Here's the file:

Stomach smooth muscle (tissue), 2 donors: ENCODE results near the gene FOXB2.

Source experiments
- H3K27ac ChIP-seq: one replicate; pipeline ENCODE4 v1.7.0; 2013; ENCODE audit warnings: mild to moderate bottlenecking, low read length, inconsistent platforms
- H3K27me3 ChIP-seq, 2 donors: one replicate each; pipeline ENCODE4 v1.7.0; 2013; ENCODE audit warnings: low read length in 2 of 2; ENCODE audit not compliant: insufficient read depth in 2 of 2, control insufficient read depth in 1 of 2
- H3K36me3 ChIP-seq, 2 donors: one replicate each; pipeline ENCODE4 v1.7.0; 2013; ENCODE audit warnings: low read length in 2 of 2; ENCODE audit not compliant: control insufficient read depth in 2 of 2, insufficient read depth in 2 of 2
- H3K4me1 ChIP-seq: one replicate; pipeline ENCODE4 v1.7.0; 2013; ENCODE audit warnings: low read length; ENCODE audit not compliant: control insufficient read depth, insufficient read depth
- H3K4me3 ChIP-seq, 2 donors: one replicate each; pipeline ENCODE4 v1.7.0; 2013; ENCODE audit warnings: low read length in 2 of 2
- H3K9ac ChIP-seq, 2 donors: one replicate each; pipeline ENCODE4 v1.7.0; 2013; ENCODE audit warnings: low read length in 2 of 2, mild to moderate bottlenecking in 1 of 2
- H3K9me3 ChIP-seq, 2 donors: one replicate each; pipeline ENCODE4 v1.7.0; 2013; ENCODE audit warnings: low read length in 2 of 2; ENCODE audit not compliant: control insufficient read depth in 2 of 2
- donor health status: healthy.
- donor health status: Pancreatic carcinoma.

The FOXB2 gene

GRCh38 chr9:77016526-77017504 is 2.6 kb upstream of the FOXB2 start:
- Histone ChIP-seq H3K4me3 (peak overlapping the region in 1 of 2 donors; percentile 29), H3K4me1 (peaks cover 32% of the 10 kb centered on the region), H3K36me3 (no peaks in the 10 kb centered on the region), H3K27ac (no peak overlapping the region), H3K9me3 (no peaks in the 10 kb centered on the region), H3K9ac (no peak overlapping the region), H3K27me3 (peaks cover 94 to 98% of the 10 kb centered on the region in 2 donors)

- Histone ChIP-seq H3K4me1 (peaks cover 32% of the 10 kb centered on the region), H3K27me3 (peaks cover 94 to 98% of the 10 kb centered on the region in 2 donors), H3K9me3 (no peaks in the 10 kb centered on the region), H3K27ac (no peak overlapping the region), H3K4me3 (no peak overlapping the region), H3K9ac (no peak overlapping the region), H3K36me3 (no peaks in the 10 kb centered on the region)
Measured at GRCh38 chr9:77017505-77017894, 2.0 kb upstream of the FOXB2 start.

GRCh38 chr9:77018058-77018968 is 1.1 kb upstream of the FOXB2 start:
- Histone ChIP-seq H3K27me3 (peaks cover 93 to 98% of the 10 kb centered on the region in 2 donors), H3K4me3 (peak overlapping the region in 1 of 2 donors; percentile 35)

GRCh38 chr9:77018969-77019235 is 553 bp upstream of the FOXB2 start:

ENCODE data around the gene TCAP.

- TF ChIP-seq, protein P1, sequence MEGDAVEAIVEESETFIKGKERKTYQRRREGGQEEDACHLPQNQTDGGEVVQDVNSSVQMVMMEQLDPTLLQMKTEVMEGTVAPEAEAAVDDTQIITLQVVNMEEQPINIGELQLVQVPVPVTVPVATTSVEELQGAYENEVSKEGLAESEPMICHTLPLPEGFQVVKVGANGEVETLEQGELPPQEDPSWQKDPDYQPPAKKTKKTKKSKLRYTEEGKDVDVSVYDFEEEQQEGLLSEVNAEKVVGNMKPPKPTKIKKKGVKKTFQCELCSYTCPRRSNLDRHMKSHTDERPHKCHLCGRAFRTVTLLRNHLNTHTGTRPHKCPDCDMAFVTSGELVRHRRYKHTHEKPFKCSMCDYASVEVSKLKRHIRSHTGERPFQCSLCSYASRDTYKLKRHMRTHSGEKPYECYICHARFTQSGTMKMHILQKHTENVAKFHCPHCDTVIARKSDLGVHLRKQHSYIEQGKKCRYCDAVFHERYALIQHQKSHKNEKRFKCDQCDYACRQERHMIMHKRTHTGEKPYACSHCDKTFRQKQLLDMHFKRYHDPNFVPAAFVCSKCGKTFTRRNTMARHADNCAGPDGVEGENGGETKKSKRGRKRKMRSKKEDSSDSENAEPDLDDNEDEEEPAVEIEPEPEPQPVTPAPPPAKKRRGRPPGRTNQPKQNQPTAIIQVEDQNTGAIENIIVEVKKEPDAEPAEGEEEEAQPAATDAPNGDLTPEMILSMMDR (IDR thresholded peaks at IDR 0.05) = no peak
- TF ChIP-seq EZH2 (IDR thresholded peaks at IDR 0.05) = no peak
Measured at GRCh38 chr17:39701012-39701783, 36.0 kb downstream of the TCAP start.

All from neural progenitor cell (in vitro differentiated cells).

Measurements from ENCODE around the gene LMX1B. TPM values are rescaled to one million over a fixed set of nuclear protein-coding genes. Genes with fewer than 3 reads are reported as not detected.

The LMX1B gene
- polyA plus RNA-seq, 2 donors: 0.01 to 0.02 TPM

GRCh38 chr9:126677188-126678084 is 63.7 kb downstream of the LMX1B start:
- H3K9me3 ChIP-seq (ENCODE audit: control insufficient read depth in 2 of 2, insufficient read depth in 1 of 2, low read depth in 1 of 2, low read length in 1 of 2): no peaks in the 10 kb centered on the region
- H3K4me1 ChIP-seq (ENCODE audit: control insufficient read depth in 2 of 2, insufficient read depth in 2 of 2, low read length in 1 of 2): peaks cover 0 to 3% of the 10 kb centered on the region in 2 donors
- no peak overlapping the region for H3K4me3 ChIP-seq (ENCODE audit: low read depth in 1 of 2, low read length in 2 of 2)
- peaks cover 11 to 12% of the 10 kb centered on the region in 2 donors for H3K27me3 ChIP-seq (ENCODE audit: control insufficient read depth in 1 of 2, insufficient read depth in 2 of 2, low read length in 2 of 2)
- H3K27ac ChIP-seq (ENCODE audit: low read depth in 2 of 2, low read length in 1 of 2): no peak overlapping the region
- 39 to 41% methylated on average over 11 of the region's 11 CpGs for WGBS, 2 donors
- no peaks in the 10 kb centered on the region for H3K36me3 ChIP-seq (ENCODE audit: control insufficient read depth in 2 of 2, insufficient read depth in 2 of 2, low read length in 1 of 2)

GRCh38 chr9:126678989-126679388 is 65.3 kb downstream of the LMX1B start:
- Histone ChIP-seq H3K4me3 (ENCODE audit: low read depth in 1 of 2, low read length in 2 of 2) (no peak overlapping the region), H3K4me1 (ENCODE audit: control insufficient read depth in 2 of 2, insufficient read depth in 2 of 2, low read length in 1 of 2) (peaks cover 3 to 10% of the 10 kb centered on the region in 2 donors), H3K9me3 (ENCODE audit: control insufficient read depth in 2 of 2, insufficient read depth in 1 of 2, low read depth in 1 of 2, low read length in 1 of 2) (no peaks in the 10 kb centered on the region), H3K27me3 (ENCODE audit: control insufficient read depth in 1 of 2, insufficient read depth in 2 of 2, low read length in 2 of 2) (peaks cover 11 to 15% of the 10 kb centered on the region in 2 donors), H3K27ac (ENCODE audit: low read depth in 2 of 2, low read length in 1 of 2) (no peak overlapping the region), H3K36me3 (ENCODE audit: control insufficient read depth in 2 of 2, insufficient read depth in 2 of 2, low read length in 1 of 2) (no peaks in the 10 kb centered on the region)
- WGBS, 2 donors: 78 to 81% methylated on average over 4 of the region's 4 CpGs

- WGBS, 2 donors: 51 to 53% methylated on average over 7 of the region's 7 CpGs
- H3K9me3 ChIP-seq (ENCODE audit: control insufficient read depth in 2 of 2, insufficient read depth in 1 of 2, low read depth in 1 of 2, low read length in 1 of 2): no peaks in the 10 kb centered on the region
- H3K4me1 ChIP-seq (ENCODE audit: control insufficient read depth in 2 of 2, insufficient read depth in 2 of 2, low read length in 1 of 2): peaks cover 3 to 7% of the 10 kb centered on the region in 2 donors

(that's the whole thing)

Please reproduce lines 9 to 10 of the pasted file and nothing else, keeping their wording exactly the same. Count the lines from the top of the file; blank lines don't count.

- H3K9me3 ChIP-seq, 2 donors: one replicate each; pipeline ENCODE4 v1.7.0; 2013; ENCODE audit warnings: low read length in 2 of 2; ENCODE audit not compliant: control insufficient read depth in 2 of 2
- donor health status: healthy.